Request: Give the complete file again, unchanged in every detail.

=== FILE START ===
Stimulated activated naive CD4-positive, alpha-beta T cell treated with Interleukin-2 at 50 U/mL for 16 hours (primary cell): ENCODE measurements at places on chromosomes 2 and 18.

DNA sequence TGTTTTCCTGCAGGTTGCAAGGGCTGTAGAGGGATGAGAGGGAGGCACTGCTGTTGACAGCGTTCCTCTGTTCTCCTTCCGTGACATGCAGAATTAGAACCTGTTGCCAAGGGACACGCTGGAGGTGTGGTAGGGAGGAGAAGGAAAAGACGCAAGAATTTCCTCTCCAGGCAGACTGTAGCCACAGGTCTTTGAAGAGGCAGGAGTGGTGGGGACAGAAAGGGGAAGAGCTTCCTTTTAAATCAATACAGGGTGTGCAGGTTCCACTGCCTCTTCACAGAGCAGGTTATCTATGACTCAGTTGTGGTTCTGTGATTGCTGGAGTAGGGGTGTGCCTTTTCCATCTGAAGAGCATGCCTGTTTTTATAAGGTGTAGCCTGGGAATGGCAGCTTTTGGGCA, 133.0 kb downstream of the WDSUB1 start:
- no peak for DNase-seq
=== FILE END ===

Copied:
Stimulated activated naive CD4-positive, alpha-beta T cell treated with Interleukin-2 at 50 U/mL for 16 hours (primary cell): ENCODE measurements at places on chromosomes 2 and 18.

DNA sequence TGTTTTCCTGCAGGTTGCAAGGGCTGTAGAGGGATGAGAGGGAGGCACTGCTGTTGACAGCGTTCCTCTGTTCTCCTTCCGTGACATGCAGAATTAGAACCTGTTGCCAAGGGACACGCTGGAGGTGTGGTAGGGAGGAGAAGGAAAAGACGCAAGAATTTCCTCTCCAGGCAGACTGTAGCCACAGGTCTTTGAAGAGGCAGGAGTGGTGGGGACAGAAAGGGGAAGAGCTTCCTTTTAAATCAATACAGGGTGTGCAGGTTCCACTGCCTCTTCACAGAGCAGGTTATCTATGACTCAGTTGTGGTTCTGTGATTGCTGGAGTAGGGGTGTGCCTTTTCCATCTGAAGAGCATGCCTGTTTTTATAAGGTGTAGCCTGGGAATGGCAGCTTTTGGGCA, 133.0 kb downstream of the WDSUB1 start:
- no peak for DNase-seq